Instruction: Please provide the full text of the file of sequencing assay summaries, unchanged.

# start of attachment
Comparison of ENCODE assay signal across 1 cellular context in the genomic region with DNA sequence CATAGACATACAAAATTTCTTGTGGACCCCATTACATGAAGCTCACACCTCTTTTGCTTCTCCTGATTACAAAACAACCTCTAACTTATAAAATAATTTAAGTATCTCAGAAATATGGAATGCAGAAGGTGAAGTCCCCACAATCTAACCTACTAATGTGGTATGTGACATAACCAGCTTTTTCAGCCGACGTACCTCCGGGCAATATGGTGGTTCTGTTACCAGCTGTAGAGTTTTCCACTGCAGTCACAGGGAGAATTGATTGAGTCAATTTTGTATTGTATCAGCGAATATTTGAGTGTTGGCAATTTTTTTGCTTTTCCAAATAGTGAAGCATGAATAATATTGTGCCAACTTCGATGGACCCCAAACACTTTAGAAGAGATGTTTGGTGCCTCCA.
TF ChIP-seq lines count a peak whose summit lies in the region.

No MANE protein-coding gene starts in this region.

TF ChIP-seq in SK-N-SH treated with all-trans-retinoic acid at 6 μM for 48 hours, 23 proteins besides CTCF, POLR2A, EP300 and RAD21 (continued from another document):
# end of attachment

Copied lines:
Comparison of ENCODE assay signal across 1 cellular context in the genomic region with DNA sequence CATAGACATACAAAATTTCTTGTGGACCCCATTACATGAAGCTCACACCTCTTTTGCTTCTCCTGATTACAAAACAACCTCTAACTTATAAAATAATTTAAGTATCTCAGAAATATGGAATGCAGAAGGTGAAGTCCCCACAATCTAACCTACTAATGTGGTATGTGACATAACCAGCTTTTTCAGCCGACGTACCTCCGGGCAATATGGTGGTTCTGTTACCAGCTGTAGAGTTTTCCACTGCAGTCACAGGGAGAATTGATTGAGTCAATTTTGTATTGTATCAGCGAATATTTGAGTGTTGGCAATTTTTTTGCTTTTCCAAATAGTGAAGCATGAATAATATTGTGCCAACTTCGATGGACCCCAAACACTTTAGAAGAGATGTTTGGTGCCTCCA.
TF ChIP-seq lines count a peak whose summit lies in the region.

No MANE protein-coding gene starts in this region.

TF ChIP-seq in SK-N-SH treated with all-trans-retinoic acid at 6 μM for 48 hours, 23 proteins besides CTCF, POLR2A, EP300 and RAD21 (continued from another document):